Fast-growing businesses should secure the most relevant domain names early on in the process of building the brand. In many cases, companies just do not know which ones to buy. Sometimes, it is a simple matter of companies not thinking about domain registration until after the brand or company name has been chosen. More often than not, it is a question of information and market oversight and not knowing which domain extensions are available and which may be relevant or useful to the business down the line. These uncertainties keep companies from registering the right domains. No matter the reason, the longer you wait to purchase the name you want or require, the more difficult and expensive it will typically become as time passes. Let us examine the benefits of a multi-tracked domain strategy for your business.
After more than two decades in the domain business, InterNetX, as a domain registrar and service provider, always advises customers to spread their professional brand and domain protection measures over a number of different supporting pillars, namely:
1) Carry out growth hacking and branding with TLDs
The legacy TLDs .com, .org and .net remain the clear frontrunners worldwide, but even if you can find a good, solid domain name under one or all of these, it may not be quite enough to get the most out of your brand. Research shows that Internet users in many regions and countries often demonstrate a strong preference for websites that use the relevant country-code ccTLD, like .de for Germany, .cn for China or .eu for the European Union. The same applies to geoTLDs, like .berlin, .tokyo or .nyc. This preference is often based on emotion and psychology, e.g. the expectation of language use and an instinctive trust in a local presence and support or affiliation to regional lifestyle or trends. In addition to covering relevant geographical and localized market areas, there may be specific new gTLDs which tie in appropriately with the relevant sector and improve visibility, like .app, .auto, .blackfriday or .rent.
2) Use defensive domain registrations
A registered domain is an asset, and like many other assets, it can gain value over time. The longer a domain is kept (and used), the more valuable it becomes and the more likely it is to be acquired and subsequently misused if the company drops it or misses renewal. How far-reaching would the image and financial damage to your business be if a specific domain name was registered and implemented abusively under a specific TLD? Compare that to the cost of purchasing and maintaining that domain and you will start to gain an understanding of exactly which defensive domain registrations make sense. These could include internationalized domain names (IDNs), common misspellings or variations of the company and brand names, the names of products, abbreviations, as well as the most relevant keyword combinations.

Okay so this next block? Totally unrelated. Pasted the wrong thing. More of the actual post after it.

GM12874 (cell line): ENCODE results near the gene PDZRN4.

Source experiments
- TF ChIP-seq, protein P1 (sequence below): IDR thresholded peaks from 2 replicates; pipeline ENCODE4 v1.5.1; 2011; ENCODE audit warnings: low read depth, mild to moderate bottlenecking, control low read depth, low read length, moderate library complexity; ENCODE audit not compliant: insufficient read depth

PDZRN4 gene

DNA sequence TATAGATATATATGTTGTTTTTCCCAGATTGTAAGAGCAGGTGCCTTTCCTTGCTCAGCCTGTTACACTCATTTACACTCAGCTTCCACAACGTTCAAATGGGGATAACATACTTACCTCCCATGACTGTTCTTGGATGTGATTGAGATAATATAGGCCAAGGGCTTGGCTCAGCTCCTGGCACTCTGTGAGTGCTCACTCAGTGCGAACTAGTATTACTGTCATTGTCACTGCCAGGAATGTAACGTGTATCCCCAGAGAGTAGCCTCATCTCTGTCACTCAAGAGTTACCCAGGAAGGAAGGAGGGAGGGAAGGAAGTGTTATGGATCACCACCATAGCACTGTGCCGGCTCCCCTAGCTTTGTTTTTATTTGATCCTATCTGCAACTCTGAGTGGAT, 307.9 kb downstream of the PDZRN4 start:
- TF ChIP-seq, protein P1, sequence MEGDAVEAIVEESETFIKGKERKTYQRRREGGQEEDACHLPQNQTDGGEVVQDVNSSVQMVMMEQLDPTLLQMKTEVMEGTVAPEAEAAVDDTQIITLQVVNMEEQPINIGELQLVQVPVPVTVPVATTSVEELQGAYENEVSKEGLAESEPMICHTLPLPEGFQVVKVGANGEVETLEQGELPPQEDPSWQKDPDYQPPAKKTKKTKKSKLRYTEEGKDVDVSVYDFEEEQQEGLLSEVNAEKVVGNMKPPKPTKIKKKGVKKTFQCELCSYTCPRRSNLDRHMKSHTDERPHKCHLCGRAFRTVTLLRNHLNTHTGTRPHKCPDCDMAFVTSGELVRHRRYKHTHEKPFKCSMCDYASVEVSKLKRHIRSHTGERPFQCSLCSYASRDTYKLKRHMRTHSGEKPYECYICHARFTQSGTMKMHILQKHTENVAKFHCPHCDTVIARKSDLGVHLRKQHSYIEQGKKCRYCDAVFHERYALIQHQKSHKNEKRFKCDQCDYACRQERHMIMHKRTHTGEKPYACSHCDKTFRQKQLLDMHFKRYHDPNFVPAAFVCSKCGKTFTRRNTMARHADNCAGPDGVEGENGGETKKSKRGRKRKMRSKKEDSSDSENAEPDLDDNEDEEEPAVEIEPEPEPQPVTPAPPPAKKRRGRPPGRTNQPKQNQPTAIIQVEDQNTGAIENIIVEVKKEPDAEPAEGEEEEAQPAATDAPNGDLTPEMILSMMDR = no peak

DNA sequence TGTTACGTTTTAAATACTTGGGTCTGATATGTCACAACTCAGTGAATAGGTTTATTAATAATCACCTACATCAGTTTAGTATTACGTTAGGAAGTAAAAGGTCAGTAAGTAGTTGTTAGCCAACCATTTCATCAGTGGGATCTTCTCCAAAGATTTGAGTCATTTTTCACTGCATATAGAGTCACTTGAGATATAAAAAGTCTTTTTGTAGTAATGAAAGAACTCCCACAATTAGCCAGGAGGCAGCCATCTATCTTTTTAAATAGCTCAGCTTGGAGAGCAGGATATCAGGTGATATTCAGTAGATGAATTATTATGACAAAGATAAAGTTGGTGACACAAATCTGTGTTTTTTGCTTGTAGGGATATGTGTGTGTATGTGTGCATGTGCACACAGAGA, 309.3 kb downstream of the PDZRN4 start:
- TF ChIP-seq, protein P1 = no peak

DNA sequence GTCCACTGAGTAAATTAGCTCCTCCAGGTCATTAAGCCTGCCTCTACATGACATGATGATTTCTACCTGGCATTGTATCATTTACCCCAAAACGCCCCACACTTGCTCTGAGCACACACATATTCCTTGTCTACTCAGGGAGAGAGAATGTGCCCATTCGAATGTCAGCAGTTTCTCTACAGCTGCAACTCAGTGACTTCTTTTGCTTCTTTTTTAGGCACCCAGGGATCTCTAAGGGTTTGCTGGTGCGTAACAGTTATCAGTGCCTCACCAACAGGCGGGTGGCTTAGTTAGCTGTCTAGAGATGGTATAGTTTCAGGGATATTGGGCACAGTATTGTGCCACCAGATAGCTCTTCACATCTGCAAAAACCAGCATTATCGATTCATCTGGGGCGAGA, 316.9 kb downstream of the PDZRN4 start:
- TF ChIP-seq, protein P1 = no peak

A tip: your defensively registered TLDs should also be redirected to live content or redirected back to the main site. This means that the traffic going to these TLDs is not wasted, while visiting traffic can lead to increased website conversion rates.
3) Implement domain and DNS security
Domain management also means dealing with technical protection mechanisms and domain security mechanisms that work on different levels. Some of them are bound to the respective TLD, others can be selected and controlled by the user. As a consequence, it is not only the chosen TLD that is decisive with regard to the possibilities for protection, but also the registrar with its security service offerings. The registrar used to obtain domains is therefore another influencing factor that is often overlooked, but may be critical in providing you with effective and solid tools to improve domain security. There are several points that should always be considered when managing larger domain portfolios, particularly if you must meet high trademark protection requirements. Professional domain management also includes the server-side protection of domains: the DNS configuration of domains is stored on DNS servers (also known as name servers). This configuration is used to connect your domain to the server(s) hosting websites or email addresses.
4) Monitor domains and brands
A trademark and domain name are not identical. Although most domain registries offer so-called Sunrise Phases during TLD launch phases, in which companies can secure their registered trademarks, simply owning a trademark does not immediately entitle you to the allocation of the corresponding domain name. Over and above this, new TLD launches are not always marketed globally and relevant information about introductions and registration requirements is not always immediately available or visible to those not actively involved in the domain market. However, there are a number of processes and tools available to help trademark owners to protect their brands.